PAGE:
If we want to understand why some people are richer than others, we have to look at their personality. Here are the most important scientific results and a test…

The American writer F. Scott Fitzgerald is often quoted as saying: “The rich are different from you and me.” And Ernest Hemingway is said to have replied: “Yes, they have more money.” In his short story “The Rich Boy” (1926) Fitzgerald had written that the rich not only have more money, but also a different personality.

People have always felt that the rich are somehow “different,” not just in what they own, but in who they are. However, there are not many scientific studies that confirm or refute this thesis.

A team of six economists and psychologists from the universities of Münster, Mainz and Berlin have investigated the question in more detail in a large-scale study. They interviewed 130 rich people and derived a psychological profile from them. In a second step, they compared this profile with the general population.

Of the models used to describe different personality types, the so-called Big Five model has prevailed. A short form of the Big Five test was used in this wealth study. In Big Five tests, five personality traits are distinguished:

Conscientiousness: This refers to how goal-oriented, organized, punctual, persistent, and goal-oriented someone is.

Neuroticism: This is about a person’s psychological stability – how anxious or insecure is he, how neurotic is he?

Agreeableness: How agreeable is someone – or vice versa: How conflict-oriented is a person?

Extraversion: How extraverted is a person, how much is they outwardly focused?

Openness to New Experiences: People differ in how open they are to new experiences.

Comparing the personality traits of the general population with those of the wealthy surveyed by the researchers reveals:

In addition to the Big Five test, the researchers also examined two other personality traits, namely narcissism and locus of control. The result:

Rainer Zitelmann is a real estate investor and author of numerous books, including “The Society and its Rich. Prejudices about an envied minority.

Recently, scientists from the Socio-Economic Panel (SOEP) at the German Institute for Economic Research (DIW Berlin) and the Westfälische Wilhelms-Universität Münster presented a study on the personality of wealth millionaires, which was published in the journal Humanities and Social Sciences Communications.

The researchers wanted to know whether millionaires have different personalities than the general population. The scientists compared a sample of the entire population with a sample of 1,125 Germans who have net assets of at least 1 million euros. They also had the respondents take the Big Five test. Only in the case of “tolerability” was there no clear connection. But otherwise the findings of the new study were consistent with previous analyses: the rich are more open to new experiences, more conscientious, less neurotic and more willing to take risks than the average population.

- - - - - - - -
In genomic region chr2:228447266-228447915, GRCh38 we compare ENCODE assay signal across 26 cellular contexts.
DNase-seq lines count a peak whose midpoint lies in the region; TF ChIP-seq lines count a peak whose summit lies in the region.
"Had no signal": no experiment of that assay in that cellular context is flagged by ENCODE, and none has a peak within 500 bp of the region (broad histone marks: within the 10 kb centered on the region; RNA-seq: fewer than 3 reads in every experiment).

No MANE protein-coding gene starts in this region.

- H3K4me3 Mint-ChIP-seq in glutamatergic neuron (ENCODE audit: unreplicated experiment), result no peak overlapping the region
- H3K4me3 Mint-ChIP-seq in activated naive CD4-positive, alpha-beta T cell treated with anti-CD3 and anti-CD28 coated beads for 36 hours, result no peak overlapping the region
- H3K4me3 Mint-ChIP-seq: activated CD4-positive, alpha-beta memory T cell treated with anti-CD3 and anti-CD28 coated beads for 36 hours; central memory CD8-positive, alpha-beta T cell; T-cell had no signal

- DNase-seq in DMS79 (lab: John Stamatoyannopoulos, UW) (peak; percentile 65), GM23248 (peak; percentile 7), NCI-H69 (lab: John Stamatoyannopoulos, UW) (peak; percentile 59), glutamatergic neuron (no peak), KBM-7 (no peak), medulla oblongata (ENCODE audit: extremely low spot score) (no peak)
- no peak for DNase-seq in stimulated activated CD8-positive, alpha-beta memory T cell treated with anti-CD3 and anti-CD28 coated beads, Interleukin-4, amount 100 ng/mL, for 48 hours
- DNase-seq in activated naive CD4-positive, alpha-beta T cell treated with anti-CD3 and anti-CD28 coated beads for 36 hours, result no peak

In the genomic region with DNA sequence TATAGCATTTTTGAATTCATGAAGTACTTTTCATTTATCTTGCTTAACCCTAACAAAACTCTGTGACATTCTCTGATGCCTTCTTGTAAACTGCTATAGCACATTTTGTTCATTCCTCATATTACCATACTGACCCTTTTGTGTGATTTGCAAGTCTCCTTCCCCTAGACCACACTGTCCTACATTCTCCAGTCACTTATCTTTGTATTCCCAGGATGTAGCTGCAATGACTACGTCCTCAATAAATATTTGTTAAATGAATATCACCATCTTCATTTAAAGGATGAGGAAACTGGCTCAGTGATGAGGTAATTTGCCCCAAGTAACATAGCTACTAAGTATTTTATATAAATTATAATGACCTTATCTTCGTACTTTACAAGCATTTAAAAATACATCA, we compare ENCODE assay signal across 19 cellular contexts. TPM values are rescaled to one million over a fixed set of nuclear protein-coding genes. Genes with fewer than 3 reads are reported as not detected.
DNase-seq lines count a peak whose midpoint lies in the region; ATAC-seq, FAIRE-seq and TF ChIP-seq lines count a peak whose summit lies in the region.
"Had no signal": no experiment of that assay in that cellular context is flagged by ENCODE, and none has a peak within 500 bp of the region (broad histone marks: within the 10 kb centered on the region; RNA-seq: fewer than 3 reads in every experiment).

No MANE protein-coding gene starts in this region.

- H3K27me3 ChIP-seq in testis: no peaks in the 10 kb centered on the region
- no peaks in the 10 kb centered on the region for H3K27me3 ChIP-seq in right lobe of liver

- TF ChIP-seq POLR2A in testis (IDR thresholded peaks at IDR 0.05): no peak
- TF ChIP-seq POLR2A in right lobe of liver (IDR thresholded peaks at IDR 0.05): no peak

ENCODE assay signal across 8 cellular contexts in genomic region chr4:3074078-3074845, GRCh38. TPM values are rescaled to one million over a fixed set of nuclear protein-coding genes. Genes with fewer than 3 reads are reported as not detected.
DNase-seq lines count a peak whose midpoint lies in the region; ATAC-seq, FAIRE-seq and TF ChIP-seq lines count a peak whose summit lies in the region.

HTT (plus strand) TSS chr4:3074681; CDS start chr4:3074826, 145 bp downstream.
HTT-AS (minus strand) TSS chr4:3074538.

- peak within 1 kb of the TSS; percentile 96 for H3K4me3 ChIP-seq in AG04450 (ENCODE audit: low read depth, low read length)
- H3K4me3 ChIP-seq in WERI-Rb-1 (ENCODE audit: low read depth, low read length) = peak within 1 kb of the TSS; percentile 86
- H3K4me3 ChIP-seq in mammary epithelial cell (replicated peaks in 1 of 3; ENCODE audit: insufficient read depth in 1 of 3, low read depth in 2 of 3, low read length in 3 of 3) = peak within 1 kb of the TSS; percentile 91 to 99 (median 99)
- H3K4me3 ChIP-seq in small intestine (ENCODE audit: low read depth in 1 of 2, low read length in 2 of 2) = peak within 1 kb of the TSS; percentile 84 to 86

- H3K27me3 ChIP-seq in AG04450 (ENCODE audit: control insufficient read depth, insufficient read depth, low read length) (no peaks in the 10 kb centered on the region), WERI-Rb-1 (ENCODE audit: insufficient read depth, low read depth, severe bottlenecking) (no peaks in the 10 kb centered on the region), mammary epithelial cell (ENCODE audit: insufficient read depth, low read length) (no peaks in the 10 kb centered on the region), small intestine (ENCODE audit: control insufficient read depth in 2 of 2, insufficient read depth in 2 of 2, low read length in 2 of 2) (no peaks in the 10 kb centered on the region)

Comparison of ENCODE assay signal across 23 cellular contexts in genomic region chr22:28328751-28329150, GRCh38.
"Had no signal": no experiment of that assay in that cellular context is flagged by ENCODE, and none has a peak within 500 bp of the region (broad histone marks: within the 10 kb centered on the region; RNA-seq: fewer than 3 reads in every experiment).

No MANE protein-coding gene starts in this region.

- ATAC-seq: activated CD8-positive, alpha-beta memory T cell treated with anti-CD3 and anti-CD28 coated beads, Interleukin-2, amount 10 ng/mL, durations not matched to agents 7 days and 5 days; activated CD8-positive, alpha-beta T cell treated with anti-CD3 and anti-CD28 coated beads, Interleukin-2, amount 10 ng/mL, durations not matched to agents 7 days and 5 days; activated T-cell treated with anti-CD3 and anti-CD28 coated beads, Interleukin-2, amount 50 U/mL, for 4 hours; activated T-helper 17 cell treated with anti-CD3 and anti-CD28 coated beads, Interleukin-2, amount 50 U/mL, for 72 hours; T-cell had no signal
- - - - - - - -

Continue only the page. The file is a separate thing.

The results also agree with those of my dissertation on the “psychology of the super-rich”. For this study, I interviewed 45 people, but they were significantly wealthier than the 130 in the first survey and the 1125 in the second survey. Most of my interviewees were self-made millionaires, and the “poorest” had wealth between €10 million and €30 million, but most had significantly more, between €30 million and €1 billion. Some billionaires were also among the interviewees.

This study on the psychology of the super-rich also came to the conclusion that the rich are mentally very stable (i.e. not very neurotic). It was also shown that they are particularly open to new experiences, more extroverted, more conscientious – but not necessarily agreeable.

In contrast to the other surveys cited above, for my dissertation on the 45 super-rich I conducted extensive in-depth interviews, each lasting one to two hours. The super-rich didn’t take the short form of the Big Five test, but the long version with 50 questions.

Other important results of my interviews are: The super-rich are often non-conformists. You enjoy going against the grain and have no problem with contradicting prevailing opinions. Often they even enjoy it. It was also shown that the super-rich more often make gut decisions. They rely on their intuition rather than detailed analysis. I’ll come back to that later.

And – especially important: You deal with defeats and setbacks differently than most people. Many people tend to blame themselves for successes, but blame others for failures and setbacks.

As the interviews showed, the situation is quite different for the super-rich: they tend to blame themselves rather than external circumstances or other people. It gives them a sense of power: if it’s me, then I can change it. I control my life myself – and not others.

There are many reasons why some people succeed in getting rich and others don’t, but the specific combination of personality traits that both studies identified is certainly one of the reasons. Rich people get rich because they act differently than others. And they act differently because they think, make decisions, and react differently than most people.

So it’s not primarily about being “lucky” in life, but about certain personality traits and attitudes.

How about you? Do you have a “wealth personality”? I designed a test that has been clicked millions of times so far. On the one hand, it is not a scientific test and the results should be read with a wink. In fact, I found that very wealthy people perform very differently on the test than others, provided, as with all tests, that it is taken honestly. Maybe you’re not rich yet, but you have the potential? Find out! Here is the test.